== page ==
ATTOM’s January 2023 U.S. Foreclosure Market Report shows there were a total of 31,557 U.S. properties with foreclosure filings, up 36 percent from a year ago, and up 2 percent from the prior month.
“The uptick in overall foreclosure filings nationwide points toward a trend that may suggest more increased activity is on the horizon as we enter the new year,” says ATTOM CEO Rob Barber. “While both completed foreclosures and foreclosure starts have stalled slightly over the past month, the annual increase in overall activity seen over the past 21 months may indicate a more substantial trend that could continue into 2023.”
Lenders repossessed 3,896 U.S. properties through completed foreclosures (REOs) in January, up 6 percent from last month but down 19 percent from last year – the first annual decrease in completed foreclosures since June 2021.
States that had at least 100 or more REOs and that saw the greatest annual decreases in January included Florida (down 53 percent); Maryland (down 23 percent); Michigan (down 22 percent); New Jersey (down 15 percent); and Texas (down 14 percent).
Counter to the national trend, only three states with 100 or more REOs in January saw an annual increase, including New York (up 76 percent); Pennsylvania (up 12 percent); and California (up 4 percent).
Major metropolitan statistical areas (MSAs) with a population greater than 200,000 that saw the greatest number of REOs included Detroit (783 REOs); Chicago (206 REOs); New York (149 REOs); Philadelphia (100 REOs); and Riverside, Calif. (66 REOs).
Nationwide, one in every 4,425 housing units had a foreclosure filing in January. States with the highest foreclosure rates were Delaware (one in every 2,109 housing units with a foreclosure filing); Illinois (one in every 2,279 housing units); Michigan (one in every 2,617 housing units); New Jersey (one in every 2,858 housing units); and Maryland (one in every 2,967 housing units).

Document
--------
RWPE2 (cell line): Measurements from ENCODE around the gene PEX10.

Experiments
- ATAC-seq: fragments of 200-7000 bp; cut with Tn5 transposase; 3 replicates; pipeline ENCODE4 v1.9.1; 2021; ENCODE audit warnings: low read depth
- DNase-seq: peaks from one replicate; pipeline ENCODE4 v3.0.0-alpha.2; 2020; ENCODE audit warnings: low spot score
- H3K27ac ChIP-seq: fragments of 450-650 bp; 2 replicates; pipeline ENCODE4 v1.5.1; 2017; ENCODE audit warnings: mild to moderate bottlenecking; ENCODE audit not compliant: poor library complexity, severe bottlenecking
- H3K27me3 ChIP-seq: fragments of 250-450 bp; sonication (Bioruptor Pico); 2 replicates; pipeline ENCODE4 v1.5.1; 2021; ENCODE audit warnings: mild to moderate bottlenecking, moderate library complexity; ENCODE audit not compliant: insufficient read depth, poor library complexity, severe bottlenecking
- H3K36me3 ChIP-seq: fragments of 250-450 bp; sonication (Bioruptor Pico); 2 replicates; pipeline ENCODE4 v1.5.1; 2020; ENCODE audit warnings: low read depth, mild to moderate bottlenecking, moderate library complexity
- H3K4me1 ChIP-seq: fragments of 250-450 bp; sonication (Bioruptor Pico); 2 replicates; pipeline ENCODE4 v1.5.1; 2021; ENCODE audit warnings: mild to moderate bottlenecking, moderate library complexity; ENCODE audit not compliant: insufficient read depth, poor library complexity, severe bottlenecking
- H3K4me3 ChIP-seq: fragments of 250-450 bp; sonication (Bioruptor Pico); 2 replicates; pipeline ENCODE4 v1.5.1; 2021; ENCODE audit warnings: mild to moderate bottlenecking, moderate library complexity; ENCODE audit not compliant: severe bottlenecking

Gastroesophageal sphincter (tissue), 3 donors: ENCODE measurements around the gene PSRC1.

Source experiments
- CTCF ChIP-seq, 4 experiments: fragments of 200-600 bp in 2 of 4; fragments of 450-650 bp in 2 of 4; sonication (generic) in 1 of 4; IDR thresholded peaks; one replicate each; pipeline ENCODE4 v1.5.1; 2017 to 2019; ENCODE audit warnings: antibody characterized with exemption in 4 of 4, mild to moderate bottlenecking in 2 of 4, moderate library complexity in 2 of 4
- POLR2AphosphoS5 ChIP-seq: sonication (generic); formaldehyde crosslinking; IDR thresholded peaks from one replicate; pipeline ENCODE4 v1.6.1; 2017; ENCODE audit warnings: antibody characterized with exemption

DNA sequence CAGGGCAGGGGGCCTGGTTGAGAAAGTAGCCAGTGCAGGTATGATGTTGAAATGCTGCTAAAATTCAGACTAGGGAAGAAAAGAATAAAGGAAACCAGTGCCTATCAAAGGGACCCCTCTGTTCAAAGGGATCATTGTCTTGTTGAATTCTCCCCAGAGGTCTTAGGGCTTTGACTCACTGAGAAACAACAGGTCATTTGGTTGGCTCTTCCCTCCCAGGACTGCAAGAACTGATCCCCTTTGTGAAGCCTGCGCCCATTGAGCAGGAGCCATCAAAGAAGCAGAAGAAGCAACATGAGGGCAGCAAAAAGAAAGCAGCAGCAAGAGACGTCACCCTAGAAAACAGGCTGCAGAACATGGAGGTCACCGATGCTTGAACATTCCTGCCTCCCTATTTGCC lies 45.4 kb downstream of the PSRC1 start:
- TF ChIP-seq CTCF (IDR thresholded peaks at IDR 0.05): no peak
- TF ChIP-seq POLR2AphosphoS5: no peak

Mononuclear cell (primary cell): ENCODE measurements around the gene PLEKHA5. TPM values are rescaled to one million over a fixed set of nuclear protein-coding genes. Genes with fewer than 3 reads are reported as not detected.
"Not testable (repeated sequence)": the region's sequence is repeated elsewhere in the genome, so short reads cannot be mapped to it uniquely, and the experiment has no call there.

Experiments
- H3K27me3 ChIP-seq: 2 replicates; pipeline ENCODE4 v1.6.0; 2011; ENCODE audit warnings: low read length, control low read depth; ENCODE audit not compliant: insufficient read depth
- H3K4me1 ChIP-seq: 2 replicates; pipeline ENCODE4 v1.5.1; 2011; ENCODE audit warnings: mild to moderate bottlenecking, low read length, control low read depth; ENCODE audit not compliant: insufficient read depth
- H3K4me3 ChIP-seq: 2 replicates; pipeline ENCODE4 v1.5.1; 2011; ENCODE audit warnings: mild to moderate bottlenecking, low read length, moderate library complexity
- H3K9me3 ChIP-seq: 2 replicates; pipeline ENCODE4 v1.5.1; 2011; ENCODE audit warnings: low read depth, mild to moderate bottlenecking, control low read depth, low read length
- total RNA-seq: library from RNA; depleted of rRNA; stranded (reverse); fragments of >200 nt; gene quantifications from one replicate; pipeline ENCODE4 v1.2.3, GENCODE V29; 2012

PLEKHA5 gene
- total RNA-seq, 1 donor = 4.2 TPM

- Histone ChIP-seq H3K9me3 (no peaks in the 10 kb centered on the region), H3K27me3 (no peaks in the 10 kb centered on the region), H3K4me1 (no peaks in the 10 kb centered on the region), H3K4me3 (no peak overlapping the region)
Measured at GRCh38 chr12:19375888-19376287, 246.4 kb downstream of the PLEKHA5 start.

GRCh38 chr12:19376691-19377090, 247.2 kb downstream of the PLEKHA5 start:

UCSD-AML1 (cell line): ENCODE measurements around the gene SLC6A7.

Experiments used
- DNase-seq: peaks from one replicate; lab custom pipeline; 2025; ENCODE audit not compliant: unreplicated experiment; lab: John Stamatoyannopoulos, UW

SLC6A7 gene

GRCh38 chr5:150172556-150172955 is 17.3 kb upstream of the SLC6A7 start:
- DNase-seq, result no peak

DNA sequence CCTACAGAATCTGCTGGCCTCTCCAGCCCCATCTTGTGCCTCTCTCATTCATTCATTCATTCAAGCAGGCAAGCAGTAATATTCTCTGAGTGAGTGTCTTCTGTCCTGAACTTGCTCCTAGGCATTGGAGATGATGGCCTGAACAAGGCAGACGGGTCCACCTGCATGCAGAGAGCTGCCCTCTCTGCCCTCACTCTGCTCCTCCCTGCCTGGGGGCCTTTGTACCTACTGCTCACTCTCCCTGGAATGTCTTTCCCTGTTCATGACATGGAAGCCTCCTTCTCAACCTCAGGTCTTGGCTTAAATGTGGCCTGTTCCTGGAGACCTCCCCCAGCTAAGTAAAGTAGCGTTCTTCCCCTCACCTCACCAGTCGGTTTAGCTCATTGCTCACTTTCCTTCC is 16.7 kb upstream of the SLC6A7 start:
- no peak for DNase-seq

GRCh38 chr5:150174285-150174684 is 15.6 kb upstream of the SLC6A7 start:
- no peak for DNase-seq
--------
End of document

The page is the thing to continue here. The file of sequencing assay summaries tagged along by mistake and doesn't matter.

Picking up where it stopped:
Among the 223 metropolitan statistical areas with a population of at least 200,000, those with the highest foreclosure rates in January were Fayetteville, N.C. (one in every 1,322 housing units with a foreclosure filing); Bakersfield, Calif. (one in every 1,522 housing units); Cleveland (one in every 1,557 housing units); Detroit (one in every 1,575 housing units); and Laredo, Texas (one in every 1,953 housing units).
Other than Cleveland and Detroit, among the metropolitan areas with a population greater than 1 million, those with the worst foreclosure rates in January 2023 included: Chicago (one in every 2,074 housing units); Riverside, Calif. (one in every 2,123 housing units); and Las Vegas (one in every 2,341 housing units).
Lenders started the foreclosure process on 20,752 U.S. properties in January, down 1 percent from last month but up 75 percent from a year ago.
States that saw the greatest number of foreclosures starts in January 2023 included California (2,513 foreclosure starts); Texas (2,136 foreclosure starts); Florida (1,725 foreclosure starts); New York (1,375 foreclosure starts); and Illinois (1,309 foreclosure starts).
Among major metropolitan statistical areas with a population of at least 200,000, those with the greatest number of foreclosure starts in January included New York (1,370 foreclosure starts); Chicago (1,156 foreclosure starts); Los Angeles (774 foreclosure starts); Houston (629 foreclosure starts); and Philadelphia (612 foreclosure starts).
Photo by Johnson Johnson on Unsplash